As we near the shipping phase of the Framework Laptop 16, it’s essential to appreciate the complexity and importance of connectors in creating a truly modular and customizable laptop experience. These connectors may not steal the spotlight, but they are the unsung heroes ensuring the smooth operation and longevity of our innovative product.
DisplayPort: DisplayPort is a digital display interface developed by the Video Electronics Standards Association (VESA). It is primarily used to connect a computer to a monitor or other display device such as a television. DisplayPort is capable of delivering high-resolution video and audio, as well as providing power to connected devices. It is also capable of daisy-chaining multiple displays together, allowing for a single connection to multiple monitors. This makes DisplayPort a popular choice for gamers, video editors, and other users who require multiple displays. DisplayPort is also used in many laptops and tablets, allowing for a single connection to a monitor or other display device. It is also used in many modern TVs, allowing for a single connection to a computer or other device.
hot-swappable: Hot-swappable technology is a type of technology that allows components to be added or removed from a system without having to shut it down. This technology is widely used in the computer industry, as it allows for quick and easy upgrades or repairs to be made without having to power down the system. Hot-swappable technology is used in a variety of computer components, such as hard drives, RAM, and graphics cards. It is also used in servers and other networking equipment, allowing for quick and easy maintenance and upgrades. Hot-swappable technology is a great way to keep a computer system running smoothly and efficiently, as it allows for quick and easy repairs and upgrades without having to power down the system.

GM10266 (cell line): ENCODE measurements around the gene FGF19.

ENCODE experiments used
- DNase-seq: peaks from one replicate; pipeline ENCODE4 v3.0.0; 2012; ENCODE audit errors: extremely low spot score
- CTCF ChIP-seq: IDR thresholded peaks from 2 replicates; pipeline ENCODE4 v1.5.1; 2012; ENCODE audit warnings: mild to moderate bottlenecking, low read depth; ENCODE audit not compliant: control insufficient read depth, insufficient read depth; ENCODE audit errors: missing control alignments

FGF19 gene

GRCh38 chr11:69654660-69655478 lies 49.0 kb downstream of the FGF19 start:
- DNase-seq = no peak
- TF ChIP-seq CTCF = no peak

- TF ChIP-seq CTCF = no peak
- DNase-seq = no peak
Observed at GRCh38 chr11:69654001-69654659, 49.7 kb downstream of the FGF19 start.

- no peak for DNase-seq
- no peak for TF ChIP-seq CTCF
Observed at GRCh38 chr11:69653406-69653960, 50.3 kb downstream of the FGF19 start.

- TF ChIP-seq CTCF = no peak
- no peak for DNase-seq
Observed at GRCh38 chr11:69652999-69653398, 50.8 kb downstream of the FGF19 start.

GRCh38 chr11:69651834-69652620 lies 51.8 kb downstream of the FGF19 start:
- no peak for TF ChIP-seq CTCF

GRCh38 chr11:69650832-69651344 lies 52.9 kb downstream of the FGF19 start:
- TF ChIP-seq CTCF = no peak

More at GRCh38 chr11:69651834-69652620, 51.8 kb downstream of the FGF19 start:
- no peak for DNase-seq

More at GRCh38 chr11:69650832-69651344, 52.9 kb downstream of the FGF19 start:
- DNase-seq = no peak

PCIe: PCIe (Peripheral Component Interconnect Express) is a high-speed serial computer expansion bus standard for connecting components such as graphics cards, sound cards, and network cards to a motherboard. It is the most widely used interface in the computer industry today, and is used in both desktop and laptop computers. PCIe is capable of providing up to 16 times the bandwidth of the older PCI standard, allowing for faster data transfer speeds and improved performance. It is also used in a variety of other applications, such as storage, networking, and communications. PCIe is an essential component of modern computing, and its applications are only expected to grow in the future.